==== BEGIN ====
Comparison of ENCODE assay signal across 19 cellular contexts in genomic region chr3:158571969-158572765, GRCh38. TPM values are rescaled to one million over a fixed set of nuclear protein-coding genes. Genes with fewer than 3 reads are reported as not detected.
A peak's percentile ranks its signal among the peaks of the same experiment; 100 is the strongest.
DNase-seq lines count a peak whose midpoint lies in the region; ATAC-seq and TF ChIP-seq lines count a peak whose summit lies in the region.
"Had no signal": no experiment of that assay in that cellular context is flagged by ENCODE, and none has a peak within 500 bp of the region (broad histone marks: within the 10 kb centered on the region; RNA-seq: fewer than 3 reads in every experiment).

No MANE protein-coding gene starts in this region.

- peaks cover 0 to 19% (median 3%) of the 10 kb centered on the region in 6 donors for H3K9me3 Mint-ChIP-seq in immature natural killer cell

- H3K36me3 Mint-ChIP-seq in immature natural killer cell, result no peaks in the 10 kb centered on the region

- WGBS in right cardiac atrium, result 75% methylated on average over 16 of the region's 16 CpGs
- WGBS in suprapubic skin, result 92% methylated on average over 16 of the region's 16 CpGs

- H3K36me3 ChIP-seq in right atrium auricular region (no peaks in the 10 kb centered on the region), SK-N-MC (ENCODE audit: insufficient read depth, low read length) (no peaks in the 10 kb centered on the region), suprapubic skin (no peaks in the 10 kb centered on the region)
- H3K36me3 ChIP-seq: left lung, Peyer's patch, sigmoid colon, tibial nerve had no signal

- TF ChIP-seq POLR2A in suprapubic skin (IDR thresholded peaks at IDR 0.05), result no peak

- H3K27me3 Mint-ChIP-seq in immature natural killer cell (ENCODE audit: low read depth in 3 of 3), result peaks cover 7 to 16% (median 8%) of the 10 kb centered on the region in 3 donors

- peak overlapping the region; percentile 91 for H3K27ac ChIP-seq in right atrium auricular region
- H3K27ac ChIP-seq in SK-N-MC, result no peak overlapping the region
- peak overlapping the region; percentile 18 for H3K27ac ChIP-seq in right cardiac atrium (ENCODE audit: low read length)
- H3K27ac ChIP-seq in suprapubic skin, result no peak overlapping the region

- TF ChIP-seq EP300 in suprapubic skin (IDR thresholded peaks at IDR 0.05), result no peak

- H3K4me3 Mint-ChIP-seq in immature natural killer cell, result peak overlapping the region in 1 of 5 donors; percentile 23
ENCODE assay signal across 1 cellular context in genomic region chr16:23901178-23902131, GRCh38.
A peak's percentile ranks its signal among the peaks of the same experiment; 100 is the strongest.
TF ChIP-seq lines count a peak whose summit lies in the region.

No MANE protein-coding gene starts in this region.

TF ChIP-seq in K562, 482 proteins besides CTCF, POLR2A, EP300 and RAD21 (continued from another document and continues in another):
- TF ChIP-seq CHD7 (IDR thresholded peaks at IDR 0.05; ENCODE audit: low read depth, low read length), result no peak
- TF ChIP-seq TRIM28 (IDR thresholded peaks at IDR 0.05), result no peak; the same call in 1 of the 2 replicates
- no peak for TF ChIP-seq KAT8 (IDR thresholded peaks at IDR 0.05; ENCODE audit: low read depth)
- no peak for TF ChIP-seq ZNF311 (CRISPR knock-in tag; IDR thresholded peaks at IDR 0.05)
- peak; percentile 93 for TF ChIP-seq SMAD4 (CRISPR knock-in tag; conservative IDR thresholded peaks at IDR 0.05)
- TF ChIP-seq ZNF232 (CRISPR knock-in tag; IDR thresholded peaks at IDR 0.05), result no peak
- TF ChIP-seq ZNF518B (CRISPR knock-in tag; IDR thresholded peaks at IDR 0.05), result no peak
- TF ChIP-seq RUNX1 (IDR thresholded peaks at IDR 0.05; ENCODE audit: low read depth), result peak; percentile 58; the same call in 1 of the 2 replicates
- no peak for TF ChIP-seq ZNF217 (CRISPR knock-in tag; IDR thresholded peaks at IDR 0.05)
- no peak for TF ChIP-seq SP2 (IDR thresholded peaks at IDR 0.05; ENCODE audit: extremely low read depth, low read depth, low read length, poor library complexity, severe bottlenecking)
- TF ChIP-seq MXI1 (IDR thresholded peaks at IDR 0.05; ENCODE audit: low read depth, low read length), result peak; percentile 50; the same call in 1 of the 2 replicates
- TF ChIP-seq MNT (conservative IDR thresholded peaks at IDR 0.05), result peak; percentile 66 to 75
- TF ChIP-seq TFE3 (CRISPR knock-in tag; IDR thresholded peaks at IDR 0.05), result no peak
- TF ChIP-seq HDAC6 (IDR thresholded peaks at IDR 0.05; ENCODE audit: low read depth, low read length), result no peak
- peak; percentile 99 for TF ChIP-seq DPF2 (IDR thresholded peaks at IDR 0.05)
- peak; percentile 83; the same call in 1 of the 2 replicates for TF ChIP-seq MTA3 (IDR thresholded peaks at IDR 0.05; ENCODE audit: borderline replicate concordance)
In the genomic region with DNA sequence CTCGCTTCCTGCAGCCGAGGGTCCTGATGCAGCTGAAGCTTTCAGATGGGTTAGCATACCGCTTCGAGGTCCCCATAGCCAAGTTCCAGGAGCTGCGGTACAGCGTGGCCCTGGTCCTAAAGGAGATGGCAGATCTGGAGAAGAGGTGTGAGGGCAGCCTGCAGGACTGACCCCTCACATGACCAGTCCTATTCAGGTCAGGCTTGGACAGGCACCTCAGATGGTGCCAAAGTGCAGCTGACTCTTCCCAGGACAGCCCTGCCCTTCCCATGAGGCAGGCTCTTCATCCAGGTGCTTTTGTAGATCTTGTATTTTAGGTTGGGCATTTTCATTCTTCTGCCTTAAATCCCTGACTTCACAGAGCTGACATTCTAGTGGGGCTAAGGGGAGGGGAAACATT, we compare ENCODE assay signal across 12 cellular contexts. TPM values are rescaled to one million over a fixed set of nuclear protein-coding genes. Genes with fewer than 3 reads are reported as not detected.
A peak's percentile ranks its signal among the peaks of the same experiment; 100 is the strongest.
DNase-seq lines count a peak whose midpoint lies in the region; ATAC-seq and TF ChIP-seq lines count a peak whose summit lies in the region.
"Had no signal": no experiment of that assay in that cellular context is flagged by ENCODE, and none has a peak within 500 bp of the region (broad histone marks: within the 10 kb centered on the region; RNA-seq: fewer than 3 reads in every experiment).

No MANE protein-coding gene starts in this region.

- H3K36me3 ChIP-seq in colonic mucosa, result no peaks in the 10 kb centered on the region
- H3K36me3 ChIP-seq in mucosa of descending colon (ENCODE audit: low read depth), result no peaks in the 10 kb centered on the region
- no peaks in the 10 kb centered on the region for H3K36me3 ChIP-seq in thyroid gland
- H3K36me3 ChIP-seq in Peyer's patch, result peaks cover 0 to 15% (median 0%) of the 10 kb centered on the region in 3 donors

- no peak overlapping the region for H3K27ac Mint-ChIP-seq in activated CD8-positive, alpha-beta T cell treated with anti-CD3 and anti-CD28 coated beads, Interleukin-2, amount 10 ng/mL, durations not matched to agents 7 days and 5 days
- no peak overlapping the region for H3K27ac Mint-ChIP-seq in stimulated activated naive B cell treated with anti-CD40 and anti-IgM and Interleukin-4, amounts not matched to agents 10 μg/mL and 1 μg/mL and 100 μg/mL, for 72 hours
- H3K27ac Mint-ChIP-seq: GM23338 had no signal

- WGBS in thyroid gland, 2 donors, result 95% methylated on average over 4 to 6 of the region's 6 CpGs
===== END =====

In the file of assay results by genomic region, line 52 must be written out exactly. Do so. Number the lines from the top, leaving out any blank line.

- H3K27ac Mint-ChIP-seq: GM23338 had no signal